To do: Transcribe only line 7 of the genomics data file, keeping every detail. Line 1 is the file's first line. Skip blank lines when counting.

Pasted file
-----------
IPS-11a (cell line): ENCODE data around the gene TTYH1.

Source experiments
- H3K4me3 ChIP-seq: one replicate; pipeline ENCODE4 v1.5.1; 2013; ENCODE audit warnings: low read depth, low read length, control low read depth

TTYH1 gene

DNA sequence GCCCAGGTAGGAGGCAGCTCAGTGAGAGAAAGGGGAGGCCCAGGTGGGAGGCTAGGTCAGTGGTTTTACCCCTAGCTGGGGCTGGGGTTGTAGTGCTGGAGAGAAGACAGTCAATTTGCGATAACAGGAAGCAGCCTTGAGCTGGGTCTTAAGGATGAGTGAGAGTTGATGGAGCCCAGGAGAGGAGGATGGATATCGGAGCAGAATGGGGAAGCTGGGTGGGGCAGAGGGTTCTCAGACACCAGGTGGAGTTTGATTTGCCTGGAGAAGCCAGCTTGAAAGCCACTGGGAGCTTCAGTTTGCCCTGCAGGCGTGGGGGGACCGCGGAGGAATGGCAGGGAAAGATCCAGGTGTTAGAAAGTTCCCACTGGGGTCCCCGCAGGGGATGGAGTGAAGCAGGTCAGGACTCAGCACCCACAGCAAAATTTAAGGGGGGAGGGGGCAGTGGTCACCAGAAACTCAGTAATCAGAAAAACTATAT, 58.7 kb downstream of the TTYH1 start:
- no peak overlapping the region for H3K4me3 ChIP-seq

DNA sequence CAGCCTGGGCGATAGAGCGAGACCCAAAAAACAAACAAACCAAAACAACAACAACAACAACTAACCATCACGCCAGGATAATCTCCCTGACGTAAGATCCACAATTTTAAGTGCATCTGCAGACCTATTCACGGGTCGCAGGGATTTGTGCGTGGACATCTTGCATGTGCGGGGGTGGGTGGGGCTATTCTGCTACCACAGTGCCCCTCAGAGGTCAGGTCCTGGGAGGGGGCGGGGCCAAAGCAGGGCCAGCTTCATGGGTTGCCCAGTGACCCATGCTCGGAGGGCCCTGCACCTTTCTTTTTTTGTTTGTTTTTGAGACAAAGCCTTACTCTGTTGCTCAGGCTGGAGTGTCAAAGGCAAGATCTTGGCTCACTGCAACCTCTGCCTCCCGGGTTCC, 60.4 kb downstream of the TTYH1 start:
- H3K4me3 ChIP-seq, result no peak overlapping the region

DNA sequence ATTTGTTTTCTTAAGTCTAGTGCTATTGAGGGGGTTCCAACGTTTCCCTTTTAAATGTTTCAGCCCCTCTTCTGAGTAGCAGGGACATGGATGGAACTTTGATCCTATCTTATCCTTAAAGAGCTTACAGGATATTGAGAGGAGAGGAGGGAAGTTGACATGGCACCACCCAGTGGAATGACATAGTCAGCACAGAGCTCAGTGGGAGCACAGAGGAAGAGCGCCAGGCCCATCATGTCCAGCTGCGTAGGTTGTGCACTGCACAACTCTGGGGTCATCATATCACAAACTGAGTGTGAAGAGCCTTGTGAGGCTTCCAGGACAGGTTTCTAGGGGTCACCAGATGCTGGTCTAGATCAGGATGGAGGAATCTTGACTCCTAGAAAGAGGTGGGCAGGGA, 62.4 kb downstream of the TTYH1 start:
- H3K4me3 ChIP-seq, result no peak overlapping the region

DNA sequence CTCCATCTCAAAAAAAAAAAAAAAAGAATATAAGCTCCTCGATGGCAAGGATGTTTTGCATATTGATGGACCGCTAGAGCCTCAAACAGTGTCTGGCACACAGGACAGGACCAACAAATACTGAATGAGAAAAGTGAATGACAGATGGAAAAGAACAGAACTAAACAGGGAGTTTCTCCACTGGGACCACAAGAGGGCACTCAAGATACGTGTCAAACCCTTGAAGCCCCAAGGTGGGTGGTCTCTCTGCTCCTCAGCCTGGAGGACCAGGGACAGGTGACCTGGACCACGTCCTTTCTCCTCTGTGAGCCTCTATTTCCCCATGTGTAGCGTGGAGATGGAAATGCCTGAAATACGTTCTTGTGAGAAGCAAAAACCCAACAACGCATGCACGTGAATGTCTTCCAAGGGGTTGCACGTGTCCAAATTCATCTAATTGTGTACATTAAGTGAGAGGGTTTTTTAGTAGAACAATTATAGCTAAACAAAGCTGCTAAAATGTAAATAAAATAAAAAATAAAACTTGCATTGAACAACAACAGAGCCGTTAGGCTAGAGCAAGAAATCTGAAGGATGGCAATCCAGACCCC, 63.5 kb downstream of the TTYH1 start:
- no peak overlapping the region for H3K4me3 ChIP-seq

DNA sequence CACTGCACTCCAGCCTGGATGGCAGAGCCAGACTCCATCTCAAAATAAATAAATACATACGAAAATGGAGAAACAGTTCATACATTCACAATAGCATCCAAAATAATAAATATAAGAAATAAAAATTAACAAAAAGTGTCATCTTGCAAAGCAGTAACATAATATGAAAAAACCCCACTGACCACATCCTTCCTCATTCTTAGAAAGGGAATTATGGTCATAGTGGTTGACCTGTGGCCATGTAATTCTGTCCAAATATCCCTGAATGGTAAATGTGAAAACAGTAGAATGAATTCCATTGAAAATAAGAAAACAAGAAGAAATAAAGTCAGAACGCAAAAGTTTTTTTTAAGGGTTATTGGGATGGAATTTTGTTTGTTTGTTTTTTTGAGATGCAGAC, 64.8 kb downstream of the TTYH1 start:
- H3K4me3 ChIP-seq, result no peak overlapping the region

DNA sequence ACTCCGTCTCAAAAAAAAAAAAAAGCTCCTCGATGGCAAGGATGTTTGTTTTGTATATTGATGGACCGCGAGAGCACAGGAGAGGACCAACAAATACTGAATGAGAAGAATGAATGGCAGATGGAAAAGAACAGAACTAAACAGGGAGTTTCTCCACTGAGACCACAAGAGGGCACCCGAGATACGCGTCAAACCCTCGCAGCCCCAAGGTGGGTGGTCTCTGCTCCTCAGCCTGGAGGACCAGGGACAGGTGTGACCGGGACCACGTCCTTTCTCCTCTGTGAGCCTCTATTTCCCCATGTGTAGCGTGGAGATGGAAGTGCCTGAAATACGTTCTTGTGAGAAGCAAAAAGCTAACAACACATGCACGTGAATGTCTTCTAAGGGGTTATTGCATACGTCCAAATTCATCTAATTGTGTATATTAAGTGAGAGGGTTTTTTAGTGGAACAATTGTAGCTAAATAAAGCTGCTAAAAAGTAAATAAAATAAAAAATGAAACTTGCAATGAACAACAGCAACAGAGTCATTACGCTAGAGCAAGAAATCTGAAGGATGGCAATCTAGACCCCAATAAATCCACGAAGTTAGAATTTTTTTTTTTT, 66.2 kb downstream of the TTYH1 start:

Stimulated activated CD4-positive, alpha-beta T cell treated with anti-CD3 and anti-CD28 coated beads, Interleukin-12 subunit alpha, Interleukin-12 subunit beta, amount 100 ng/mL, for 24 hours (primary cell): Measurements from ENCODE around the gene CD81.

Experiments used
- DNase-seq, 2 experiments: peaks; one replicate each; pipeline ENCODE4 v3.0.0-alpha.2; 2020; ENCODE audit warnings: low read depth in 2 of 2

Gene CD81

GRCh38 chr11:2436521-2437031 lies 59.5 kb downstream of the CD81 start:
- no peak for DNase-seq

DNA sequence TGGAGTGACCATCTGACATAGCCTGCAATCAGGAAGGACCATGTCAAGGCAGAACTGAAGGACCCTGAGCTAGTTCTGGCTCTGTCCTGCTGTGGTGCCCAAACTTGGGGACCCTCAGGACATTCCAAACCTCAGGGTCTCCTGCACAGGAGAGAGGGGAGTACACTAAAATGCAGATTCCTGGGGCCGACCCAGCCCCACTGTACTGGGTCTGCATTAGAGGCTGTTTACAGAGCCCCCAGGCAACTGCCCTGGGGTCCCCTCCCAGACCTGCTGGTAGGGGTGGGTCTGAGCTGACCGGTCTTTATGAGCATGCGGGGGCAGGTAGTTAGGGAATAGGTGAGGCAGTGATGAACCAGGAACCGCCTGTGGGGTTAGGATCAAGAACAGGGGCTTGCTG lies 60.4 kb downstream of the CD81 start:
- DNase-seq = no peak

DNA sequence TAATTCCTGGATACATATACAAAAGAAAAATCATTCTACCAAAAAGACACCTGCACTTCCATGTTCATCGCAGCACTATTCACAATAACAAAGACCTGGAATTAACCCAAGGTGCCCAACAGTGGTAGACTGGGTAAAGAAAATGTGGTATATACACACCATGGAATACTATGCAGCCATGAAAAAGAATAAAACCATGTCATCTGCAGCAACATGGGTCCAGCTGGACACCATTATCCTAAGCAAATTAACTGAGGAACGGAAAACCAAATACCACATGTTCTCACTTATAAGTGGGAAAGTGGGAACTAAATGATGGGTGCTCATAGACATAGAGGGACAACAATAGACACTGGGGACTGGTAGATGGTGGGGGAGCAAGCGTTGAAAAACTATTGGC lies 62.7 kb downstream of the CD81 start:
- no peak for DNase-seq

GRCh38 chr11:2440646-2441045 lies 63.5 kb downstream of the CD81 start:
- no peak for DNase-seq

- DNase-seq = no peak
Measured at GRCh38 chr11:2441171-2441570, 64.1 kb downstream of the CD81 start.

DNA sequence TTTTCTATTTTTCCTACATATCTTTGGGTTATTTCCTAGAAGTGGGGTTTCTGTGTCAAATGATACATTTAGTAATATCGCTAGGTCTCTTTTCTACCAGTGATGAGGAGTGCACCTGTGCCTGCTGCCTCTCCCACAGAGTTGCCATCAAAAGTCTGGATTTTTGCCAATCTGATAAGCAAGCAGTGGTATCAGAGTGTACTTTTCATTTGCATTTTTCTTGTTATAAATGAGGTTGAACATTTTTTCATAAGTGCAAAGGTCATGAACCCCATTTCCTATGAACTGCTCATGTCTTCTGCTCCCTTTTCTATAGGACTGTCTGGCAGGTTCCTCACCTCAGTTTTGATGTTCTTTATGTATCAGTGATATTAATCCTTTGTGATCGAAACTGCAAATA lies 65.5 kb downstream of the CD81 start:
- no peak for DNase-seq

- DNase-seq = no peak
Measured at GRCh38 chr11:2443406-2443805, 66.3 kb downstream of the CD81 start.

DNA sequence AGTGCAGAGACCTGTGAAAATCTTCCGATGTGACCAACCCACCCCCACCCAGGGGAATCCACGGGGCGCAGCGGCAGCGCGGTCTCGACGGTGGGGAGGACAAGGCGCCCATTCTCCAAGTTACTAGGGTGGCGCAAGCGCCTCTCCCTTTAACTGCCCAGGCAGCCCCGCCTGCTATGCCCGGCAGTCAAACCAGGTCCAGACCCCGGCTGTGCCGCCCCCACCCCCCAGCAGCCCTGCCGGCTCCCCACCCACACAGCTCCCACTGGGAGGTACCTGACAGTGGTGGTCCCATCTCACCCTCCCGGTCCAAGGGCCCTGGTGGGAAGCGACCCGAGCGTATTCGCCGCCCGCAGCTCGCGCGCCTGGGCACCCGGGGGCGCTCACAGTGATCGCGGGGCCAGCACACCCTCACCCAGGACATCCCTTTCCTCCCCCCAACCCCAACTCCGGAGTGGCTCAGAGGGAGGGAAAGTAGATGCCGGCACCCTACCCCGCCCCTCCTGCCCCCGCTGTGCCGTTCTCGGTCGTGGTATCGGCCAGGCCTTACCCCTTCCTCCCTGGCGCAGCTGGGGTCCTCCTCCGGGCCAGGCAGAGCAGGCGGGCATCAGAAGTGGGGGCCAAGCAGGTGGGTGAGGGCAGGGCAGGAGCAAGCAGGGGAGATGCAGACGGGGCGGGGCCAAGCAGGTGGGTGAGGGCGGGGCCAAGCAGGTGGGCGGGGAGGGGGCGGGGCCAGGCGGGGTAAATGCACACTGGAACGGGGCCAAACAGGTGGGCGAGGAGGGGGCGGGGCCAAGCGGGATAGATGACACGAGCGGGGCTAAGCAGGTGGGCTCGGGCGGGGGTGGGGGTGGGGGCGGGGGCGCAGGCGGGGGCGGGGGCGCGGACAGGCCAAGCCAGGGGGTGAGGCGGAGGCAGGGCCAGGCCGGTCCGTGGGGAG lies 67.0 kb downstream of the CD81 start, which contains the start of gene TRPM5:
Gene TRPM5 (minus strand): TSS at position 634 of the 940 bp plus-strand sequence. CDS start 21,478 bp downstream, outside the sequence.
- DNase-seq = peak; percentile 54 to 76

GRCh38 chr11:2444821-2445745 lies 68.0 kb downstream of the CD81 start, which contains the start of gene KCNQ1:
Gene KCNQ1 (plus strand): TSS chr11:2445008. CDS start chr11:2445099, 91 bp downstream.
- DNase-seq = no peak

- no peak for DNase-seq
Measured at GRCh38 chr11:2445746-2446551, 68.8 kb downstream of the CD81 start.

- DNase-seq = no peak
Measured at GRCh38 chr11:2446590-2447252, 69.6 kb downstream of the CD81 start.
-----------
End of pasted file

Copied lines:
DNA sequence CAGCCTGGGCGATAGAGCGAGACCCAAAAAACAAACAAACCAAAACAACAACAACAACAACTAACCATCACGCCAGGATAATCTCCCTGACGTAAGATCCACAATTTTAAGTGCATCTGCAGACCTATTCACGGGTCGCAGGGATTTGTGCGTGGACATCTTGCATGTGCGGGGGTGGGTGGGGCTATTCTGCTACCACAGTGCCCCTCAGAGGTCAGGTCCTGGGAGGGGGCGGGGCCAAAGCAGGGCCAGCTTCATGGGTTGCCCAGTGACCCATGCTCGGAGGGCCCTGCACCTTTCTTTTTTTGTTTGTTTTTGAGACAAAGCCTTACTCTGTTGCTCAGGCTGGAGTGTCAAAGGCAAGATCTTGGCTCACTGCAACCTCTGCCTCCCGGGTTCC, 60.4 kb downstream of the TTYH1 start: